The resolution will invoke the 1973 War Powers Act, which Congress passed in protest of the escalation of the Vietnam War by a series of presidents without formal congressional authorization. It requires congressional approval for a president to put troops in a military conflict for more than 90 days. Congress passed a resolution authorizing military force in Afghanistan in 2001, after the Sept. 11 attacks, and some congressional scholars doubt Congress can invoke the act now to force changes to President Obama’s war policy.

Whether or not it would have any legal force if enacted, the resolution has almost no chance of being approved in the House, where nearly all Republicans and many Democrats support maintaining or increasing troop levels.

…”We haven’t had a real debate,” Kucinich said in explaining why he was pushing the resolution. “We want to light the fire of the American peace movement.” (And, he added, “get out of there!”)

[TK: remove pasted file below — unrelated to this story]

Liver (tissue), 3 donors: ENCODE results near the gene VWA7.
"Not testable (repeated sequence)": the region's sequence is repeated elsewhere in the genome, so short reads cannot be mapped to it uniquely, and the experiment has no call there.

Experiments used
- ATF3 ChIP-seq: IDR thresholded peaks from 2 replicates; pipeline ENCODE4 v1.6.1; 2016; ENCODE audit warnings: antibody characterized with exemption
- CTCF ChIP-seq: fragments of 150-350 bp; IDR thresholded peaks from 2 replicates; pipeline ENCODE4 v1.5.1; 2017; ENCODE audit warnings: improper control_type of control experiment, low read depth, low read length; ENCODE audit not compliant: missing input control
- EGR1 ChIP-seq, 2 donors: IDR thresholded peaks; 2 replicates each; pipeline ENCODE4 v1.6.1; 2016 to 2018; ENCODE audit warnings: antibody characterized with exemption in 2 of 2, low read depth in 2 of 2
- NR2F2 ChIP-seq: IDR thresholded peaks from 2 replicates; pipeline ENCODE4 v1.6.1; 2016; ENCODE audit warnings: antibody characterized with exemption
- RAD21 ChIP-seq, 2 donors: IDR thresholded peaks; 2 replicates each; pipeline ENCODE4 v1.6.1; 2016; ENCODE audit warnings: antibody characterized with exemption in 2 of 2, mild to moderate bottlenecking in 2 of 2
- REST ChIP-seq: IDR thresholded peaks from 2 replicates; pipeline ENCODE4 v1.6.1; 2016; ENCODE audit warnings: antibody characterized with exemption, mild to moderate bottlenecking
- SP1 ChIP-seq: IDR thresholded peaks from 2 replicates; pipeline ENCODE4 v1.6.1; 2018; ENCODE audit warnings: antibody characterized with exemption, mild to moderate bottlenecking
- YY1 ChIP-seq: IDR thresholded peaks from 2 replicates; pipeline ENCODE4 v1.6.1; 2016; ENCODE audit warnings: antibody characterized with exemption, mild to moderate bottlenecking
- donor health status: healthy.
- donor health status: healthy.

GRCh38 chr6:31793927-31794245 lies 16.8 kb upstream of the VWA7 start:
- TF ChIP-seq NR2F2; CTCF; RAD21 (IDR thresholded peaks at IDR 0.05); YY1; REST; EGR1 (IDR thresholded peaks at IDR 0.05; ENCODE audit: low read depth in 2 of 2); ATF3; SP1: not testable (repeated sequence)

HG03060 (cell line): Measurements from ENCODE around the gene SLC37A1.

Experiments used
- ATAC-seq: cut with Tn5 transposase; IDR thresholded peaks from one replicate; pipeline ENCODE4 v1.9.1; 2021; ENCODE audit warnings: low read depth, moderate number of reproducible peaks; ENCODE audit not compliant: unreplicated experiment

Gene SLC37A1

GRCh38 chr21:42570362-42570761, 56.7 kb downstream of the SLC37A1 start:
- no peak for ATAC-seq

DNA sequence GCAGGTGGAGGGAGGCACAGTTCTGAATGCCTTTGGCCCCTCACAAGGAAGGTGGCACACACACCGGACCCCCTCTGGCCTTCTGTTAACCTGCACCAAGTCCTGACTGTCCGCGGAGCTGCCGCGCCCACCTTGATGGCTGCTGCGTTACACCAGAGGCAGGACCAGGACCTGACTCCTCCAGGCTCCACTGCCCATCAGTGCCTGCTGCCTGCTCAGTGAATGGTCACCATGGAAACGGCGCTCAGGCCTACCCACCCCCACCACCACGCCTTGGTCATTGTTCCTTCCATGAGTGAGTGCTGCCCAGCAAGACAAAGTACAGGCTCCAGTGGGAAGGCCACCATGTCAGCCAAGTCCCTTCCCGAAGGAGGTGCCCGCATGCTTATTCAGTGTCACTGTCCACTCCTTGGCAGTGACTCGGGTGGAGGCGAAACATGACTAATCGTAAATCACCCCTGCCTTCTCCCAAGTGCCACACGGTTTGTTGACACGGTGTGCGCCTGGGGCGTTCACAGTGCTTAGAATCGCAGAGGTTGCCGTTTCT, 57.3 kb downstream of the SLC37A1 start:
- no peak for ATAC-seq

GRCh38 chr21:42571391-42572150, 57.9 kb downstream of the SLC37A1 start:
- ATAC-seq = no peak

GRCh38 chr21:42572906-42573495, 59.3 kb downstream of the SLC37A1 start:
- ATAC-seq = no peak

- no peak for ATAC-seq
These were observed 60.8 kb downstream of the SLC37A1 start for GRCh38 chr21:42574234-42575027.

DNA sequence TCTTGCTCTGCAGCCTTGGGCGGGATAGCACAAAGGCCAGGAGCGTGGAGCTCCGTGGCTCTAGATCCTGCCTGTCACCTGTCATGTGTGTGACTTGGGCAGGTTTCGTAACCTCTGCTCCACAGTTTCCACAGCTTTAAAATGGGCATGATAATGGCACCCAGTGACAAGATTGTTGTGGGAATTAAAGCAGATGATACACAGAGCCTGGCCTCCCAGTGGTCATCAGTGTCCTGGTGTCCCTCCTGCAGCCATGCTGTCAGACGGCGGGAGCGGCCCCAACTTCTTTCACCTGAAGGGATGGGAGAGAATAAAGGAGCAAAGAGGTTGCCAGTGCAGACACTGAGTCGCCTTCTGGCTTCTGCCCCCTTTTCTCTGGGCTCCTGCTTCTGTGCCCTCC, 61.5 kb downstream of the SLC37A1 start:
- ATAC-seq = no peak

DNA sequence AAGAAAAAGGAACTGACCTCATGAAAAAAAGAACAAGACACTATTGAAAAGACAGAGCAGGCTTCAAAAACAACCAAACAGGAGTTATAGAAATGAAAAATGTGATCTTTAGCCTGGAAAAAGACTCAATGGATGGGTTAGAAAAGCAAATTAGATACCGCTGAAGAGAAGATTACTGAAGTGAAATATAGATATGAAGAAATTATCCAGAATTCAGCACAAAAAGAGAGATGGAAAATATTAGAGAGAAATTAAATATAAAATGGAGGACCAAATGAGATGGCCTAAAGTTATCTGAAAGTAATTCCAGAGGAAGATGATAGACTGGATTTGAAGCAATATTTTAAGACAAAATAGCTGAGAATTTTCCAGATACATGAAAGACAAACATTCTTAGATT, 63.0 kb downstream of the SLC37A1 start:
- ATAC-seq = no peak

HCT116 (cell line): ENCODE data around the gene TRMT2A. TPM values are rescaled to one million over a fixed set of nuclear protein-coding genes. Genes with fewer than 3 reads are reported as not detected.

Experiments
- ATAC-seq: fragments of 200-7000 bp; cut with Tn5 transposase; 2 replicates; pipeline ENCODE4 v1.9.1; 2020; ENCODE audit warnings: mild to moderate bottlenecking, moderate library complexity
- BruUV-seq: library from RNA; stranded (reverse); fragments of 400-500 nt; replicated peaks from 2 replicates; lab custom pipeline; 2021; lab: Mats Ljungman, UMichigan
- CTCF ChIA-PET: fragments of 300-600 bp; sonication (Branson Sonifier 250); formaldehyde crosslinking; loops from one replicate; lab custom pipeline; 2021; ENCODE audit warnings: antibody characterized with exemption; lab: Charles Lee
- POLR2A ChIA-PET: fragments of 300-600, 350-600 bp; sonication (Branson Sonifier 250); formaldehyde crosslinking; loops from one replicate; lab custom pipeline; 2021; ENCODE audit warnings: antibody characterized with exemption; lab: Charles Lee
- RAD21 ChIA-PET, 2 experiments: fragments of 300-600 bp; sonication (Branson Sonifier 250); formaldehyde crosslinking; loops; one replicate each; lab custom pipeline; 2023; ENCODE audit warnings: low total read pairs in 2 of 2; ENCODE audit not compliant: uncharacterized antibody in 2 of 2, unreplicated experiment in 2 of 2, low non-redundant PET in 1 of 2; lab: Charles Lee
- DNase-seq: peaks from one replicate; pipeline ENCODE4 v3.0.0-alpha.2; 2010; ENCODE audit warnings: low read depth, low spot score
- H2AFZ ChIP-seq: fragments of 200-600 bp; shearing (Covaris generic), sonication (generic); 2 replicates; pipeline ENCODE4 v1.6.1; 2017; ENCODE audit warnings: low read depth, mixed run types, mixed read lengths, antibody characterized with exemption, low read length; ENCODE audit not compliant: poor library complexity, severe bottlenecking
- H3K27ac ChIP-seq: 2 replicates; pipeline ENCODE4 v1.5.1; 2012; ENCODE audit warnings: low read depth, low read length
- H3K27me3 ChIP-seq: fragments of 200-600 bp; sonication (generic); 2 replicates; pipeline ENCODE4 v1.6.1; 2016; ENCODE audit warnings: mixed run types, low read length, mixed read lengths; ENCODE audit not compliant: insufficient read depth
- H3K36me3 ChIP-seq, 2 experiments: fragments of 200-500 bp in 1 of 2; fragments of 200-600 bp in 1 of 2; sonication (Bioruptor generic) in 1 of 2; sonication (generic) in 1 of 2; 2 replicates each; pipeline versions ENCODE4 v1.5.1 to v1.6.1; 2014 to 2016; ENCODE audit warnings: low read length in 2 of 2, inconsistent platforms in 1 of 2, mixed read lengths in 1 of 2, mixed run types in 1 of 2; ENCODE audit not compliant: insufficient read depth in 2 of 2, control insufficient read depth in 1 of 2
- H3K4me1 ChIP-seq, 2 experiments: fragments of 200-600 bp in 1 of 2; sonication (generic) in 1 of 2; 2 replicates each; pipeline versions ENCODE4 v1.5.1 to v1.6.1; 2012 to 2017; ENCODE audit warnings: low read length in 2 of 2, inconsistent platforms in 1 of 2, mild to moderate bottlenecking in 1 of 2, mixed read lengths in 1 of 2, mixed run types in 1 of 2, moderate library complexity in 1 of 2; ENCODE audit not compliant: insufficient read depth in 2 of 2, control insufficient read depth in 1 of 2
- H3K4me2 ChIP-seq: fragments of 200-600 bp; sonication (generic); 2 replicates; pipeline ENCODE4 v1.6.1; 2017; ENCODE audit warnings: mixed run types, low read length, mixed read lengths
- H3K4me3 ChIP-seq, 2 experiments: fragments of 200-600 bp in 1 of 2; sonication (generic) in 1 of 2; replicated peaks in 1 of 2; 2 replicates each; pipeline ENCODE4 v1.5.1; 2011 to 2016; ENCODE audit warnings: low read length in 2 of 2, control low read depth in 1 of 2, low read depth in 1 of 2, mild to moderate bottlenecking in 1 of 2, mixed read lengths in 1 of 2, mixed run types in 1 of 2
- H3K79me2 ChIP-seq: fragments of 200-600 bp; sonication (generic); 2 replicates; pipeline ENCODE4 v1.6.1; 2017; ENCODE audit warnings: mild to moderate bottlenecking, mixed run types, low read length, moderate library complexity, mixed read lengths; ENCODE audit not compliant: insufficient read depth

Democratic leaders support bringing the measure to a vote to give antiwar lawmakers an opportunity to register their frustration with Obama’s decision to increase troop levels by 30,000 before Congress approves the funding for the surge.

The administration has requested $33 billion to boost the U.S. force in Afghanistan from about 70,000 to 100,000, a request that could be debated and approved by Congress as soon as next month. A $96.7 billion funding bill for the wars in Iraq and Afghanistan drew 60 “no” votes in the House last year, 51 of them from Democrats.

“There are many members in the caucus who are eager to have a vote soon on Afghanistan,” House Speaker Nancy Pelosi (D-Calif.) said when Kucinich proposed the measure. “This may satisfy that need.”

The vote will be a measure of the depth of opposition to Obama’s war policy, because it is not tied to troop funding, which lawmakers in both parties are loath to vote against.

Reading deeper into Ros-Lehtinen’s instructions for Republican “talkers,” one has to wonder if someone in the White House didn’t help her get them together!

• It is rarely a good strategy to advise retreat during a war, but it is strange indeed to do so when the war is being won.
 
• The new strategy in Afghanistan being implemented by General McChrystal is already producing dramatic successes, including the capture of key Taliban leaders, the routing of Taliban forces, and the liberation of key areas of the country.
 
• A winning strategy should be supported, not undermined.
 
• This resolution is an effort to snatch a shameful defeat from the hard-won jaws of victory.  In recent months, working with the Government of Pakistan, U.S. and NATO efforts have helped lead to: